A week passed, and no news arrived of Mr. Rochester: ten days, and still he did not come. Mrs. Fairfax said she should not be surprised if he were to go straight from the Leas to London, and thence to the Continent, and not show his face again at Thornfield for a year to come; he had not unfrequently quitted it in a manner quite as abrupt and unexpected. When I heard this, I was beginning to feel a strange chill and failing at the heart. I was actually permitting myself to experience a sickening sense of disappointment; but rallying my wits, and recollecting my principles, I at once called my sensations to order; and it was wonderful how I got over the temporary blunder - how I cleared up the mistake of supposing Mr. Rochester's movements a matter in which I had any cause to take a vital interest. Not that I humbled myself by a slavish notion of inferiority: on the contrary, I just said -
"You have nothing to do with the master of Thornfield, further than to receive the salary he gives you for teaching his protégée, and to be grateful for such respectful and kind treatment as, if you do your duty, you have a right to expect at his hands. Be sure that is the only tie he seriously acknowledges between you and him; so don't make him the object of your fine feelings, your raptures, agonies, and so forth. He is not of your order: keep to your caste, and be too self-respecting to lavish the love of the whole heart, soul, and strength, where such a gift is not wanted and would be despised."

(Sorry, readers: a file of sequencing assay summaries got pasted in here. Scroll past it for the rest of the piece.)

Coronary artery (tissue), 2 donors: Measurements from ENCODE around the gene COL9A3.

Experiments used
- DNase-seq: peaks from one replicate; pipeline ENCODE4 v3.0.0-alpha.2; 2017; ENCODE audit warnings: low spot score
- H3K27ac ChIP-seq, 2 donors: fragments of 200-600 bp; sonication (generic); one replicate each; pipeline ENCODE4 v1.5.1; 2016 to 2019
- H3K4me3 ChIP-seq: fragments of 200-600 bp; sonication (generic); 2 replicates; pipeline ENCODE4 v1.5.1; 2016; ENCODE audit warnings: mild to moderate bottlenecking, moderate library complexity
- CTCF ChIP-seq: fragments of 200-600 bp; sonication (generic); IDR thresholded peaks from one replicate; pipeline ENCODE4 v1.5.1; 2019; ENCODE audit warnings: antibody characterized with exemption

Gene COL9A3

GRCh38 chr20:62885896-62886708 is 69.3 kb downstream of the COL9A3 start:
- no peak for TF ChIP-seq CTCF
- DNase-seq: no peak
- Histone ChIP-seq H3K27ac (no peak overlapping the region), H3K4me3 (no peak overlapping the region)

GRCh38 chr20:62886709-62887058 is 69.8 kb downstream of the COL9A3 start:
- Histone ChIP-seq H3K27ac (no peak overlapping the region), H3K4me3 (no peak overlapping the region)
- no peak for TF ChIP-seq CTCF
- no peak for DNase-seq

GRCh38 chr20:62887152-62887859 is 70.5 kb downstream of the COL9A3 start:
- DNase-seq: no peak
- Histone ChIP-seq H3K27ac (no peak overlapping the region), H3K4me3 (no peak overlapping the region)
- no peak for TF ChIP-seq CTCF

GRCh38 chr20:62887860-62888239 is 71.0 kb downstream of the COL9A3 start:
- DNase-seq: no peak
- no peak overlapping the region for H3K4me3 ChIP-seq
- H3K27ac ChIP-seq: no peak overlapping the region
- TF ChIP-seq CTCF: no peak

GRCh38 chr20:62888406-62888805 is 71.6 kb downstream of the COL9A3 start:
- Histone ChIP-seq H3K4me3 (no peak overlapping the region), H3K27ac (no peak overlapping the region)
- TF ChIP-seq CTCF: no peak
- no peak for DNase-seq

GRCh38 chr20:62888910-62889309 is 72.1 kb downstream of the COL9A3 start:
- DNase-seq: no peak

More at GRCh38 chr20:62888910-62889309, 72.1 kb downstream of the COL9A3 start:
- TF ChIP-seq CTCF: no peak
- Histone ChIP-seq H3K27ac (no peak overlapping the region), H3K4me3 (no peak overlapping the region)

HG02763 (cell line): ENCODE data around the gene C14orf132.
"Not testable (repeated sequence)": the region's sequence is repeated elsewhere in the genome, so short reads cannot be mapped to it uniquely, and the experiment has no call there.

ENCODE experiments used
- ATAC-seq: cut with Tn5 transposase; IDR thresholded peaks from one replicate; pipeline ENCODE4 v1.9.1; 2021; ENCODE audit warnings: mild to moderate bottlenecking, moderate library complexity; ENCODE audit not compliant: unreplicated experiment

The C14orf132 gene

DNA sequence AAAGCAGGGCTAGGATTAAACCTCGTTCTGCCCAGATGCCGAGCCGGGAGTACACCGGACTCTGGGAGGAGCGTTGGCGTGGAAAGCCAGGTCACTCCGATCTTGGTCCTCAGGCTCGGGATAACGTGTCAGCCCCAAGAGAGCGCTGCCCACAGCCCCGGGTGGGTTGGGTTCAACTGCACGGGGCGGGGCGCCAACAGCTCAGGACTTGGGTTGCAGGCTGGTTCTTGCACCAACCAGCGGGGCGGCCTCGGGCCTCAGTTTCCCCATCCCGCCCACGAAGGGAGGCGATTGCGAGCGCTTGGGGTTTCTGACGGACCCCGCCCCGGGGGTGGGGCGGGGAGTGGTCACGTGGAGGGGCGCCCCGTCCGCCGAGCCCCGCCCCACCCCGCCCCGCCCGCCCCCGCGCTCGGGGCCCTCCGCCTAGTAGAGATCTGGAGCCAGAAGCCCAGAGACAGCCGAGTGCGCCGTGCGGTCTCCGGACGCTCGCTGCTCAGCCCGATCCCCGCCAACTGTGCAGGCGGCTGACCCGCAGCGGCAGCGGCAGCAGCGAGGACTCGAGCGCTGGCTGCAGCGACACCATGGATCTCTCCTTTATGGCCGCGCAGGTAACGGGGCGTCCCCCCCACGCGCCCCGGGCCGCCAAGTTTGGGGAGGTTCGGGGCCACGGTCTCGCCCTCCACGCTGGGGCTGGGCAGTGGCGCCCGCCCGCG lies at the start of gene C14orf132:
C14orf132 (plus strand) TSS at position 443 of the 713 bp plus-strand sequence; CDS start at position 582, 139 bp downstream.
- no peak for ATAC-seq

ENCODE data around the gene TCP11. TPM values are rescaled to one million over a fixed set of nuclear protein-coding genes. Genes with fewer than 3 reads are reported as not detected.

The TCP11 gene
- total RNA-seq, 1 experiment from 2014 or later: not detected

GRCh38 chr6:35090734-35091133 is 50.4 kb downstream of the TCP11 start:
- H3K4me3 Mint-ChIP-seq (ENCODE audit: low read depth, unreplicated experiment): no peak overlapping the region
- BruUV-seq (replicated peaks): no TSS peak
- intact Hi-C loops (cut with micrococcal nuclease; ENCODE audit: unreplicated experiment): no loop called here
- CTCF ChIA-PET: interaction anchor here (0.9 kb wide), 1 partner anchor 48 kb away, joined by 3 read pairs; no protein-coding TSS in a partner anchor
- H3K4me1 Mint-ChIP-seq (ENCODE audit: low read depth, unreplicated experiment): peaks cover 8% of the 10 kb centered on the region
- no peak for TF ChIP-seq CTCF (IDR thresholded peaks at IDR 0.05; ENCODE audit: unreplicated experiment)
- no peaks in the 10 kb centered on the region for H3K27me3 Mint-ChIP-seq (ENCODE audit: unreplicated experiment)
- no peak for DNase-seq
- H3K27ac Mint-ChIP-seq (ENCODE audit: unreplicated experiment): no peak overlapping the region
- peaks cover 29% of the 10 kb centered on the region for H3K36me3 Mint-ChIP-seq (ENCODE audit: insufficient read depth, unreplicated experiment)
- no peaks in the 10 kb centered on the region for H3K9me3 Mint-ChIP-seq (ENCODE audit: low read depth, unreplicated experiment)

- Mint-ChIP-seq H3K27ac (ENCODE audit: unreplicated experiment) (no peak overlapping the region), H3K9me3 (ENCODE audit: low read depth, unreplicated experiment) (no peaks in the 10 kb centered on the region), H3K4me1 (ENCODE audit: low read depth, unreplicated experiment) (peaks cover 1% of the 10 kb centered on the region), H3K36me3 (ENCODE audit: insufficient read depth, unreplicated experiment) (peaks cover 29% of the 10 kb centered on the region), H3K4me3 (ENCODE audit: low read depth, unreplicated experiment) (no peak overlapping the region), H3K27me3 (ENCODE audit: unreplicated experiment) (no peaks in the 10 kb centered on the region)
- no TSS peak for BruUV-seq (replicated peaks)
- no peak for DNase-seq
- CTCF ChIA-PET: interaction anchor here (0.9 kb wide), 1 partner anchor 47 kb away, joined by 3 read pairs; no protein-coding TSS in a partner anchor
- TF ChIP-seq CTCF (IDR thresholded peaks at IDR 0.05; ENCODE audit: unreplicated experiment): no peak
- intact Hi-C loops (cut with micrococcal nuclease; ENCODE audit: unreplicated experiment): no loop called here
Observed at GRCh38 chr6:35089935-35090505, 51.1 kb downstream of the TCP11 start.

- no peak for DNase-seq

I went on with my day's business tranquilly; but ever and anon vague suggestions kept wandering across my brain of reasons why I should quit Thornfield; and I kept involuntarily framing advertisements and pondering conjectures about new situations: these thoughts I did not think to check; they might germinate and bear fruit if they could.
Mr. Rochester had been absent upwards of a fortnight, when the post brought Mrs. Fairfax a letter.
"It is from the master," said she, as she looked at the direction. "Now I suppose we shall know whether we are to expect his return or not."
And while she broke the seal and perused the document, I went on taking my coffee (we were at breakfast): it was hot, and I attributed to that circumstance a fiery glow which suddenly rose to my face. Why my hand shook, and why I involuntarily spilt half the contents of my cup into my saucer, I did not choose to consider.
"Well, I sometimes think we are too quiet; but we run a chance of being busy enough now: for a little while at least," said Mrs. Fairfax, still holding the note before her spectacles.
Ere I permitted myself to request an explanation, I tied the string of Adèle's pinafore, which happened to be loose: having helped her also to another bun and refilled her mug with milk, I said, nonchalantly -
"Mr. Rochester is not likely to return soon, I suppose?"